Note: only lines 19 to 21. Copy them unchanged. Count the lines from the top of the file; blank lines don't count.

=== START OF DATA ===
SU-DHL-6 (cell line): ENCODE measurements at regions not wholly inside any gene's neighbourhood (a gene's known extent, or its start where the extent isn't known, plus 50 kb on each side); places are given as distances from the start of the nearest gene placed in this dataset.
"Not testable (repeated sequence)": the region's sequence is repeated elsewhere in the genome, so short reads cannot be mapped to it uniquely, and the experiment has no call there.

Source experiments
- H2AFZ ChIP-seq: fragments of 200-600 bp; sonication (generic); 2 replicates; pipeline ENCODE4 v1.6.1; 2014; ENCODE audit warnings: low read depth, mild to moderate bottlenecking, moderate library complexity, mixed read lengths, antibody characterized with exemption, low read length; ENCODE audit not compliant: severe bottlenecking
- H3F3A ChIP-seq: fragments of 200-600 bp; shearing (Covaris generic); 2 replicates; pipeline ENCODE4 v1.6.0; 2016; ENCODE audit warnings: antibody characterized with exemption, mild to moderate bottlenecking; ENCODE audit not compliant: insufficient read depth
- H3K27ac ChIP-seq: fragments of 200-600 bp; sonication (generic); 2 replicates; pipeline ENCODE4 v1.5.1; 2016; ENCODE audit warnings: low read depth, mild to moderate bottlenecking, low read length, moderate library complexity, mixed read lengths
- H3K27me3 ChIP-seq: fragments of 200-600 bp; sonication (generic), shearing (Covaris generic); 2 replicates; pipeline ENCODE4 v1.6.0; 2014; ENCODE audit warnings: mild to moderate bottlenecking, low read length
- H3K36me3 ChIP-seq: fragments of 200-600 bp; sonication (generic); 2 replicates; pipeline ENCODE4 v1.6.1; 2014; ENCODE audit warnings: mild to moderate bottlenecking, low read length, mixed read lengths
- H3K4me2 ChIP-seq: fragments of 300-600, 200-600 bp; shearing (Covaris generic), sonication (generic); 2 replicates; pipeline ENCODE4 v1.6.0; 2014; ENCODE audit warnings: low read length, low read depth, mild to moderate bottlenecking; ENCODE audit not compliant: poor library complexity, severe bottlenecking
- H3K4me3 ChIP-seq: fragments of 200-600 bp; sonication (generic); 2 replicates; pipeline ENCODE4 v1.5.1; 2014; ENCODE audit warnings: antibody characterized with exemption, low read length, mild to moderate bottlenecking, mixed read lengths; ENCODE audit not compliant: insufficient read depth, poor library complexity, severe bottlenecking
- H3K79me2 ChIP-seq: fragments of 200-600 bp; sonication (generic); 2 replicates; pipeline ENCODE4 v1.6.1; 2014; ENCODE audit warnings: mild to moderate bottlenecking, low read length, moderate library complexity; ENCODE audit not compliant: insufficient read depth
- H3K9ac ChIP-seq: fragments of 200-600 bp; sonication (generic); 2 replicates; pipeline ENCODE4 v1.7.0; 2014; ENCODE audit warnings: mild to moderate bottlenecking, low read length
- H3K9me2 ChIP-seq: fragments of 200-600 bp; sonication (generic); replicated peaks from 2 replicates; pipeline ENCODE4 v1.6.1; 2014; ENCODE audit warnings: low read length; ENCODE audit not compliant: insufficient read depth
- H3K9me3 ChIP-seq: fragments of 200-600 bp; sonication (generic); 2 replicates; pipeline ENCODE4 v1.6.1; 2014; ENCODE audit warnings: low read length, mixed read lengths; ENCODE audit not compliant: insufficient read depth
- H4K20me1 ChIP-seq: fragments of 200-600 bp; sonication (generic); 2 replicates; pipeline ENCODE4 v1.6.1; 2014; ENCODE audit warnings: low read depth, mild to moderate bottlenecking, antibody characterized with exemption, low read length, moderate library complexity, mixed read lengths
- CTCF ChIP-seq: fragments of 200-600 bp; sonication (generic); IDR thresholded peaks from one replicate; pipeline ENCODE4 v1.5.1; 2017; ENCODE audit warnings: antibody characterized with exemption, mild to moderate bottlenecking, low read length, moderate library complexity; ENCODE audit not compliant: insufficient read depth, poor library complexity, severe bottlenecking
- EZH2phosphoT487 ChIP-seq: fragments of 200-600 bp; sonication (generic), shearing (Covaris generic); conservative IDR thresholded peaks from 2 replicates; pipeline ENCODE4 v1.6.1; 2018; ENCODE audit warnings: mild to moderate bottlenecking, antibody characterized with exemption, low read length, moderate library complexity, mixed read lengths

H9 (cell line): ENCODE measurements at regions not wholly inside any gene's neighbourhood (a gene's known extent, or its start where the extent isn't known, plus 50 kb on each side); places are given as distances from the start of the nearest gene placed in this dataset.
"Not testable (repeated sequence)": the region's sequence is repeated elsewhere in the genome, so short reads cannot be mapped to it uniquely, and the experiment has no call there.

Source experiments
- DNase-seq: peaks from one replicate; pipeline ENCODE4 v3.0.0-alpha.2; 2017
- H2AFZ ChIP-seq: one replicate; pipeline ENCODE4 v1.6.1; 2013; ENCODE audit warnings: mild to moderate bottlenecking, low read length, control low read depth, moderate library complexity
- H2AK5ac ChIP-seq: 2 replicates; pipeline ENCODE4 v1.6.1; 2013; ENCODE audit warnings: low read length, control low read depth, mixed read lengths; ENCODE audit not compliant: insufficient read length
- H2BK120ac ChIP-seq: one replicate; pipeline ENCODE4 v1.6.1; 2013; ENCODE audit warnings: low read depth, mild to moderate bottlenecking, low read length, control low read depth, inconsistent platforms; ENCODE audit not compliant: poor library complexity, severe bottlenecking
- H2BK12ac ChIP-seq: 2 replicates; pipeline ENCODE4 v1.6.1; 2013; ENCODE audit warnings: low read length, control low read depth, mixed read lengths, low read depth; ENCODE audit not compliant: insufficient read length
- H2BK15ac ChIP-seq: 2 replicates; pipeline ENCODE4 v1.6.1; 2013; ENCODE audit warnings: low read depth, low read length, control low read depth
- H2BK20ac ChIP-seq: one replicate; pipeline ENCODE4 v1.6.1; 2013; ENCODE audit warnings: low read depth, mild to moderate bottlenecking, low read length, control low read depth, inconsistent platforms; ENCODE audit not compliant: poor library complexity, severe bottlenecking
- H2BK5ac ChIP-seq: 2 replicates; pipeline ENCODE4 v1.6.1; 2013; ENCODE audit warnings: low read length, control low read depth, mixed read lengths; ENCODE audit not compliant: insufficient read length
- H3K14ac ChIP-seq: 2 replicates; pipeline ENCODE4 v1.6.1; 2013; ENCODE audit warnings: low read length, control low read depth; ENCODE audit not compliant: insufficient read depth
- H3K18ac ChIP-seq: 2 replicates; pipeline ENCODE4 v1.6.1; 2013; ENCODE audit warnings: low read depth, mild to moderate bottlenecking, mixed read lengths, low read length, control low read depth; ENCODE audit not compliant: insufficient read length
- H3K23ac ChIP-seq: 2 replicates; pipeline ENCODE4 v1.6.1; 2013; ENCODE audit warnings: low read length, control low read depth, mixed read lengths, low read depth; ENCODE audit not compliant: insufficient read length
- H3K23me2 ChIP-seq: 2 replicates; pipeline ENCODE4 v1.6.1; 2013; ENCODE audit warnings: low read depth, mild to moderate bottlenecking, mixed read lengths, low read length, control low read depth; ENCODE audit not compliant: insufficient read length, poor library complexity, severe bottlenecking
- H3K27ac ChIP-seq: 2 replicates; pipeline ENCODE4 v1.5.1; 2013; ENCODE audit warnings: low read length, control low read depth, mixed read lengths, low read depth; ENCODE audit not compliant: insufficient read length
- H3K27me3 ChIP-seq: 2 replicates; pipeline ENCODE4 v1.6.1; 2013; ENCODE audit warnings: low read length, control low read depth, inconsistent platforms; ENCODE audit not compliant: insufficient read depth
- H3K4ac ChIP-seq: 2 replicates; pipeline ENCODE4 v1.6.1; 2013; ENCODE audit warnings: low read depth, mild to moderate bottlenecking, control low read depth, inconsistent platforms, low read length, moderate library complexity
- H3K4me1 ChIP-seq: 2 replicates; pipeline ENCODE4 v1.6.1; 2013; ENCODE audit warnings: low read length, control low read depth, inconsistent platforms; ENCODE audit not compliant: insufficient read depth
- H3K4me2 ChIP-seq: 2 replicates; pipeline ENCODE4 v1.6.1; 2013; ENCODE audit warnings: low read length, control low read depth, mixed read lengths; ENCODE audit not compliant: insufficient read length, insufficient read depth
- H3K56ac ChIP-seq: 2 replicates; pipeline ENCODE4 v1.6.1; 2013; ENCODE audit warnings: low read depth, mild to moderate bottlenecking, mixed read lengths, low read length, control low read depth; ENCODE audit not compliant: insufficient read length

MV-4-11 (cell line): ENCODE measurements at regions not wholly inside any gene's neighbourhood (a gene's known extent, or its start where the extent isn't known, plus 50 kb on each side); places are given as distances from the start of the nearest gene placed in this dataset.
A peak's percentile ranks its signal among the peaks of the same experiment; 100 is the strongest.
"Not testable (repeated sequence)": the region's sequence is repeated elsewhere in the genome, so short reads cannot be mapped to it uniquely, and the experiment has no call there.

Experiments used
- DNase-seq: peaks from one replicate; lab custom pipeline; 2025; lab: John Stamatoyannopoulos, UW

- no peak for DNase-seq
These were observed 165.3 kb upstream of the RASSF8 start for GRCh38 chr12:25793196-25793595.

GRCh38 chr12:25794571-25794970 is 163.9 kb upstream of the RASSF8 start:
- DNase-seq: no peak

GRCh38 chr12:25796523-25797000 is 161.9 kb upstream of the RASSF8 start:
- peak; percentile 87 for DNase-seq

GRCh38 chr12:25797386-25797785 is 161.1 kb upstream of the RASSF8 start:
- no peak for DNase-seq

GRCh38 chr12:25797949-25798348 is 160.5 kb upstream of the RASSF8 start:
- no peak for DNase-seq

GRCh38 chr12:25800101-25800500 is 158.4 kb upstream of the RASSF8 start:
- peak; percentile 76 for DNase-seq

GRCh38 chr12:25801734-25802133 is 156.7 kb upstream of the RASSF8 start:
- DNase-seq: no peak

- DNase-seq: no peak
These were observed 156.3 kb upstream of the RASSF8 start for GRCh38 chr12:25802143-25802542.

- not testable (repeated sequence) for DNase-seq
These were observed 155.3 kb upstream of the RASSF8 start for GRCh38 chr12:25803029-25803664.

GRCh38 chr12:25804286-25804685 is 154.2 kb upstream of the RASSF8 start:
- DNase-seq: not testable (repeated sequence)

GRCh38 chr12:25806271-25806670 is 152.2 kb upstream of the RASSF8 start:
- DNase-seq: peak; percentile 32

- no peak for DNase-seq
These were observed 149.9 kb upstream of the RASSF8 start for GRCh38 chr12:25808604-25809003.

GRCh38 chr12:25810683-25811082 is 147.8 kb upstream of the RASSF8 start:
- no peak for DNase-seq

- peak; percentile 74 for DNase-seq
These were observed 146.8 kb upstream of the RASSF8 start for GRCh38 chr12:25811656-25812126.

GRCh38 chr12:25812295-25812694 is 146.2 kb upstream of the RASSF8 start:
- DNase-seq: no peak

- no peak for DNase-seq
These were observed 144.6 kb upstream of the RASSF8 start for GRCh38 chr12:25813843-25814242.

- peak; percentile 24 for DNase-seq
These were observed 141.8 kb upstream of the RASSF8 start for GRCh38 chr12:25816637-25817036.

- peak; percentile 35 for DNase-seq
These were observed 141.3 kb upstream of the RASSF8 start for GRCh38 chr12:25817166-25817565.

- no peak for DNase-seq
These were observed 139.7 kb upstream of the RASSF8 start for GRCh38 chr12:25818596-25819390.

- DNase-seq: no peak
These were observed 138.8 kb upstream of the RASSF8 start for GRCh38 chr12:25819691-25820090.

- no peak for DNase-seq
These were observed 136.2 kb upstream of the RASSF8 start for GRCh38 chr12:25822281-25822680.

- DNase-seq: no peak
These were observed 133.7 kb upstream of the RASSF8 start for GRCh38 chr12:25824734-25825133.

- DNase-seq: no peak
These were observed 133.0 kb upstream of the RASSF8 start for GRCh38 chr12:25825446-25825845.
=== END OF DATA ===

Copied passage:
"Not testable (repeated sequence)": the region's sequence is repeated elsewhere in the genome, so short reads cannot be mapped to it uniquely, and the experiment has no call there.

Source experiments
- DNase-seq: peaks from one replicate; pipeline ENCODE4 v3.0.0-alpha.2; 2017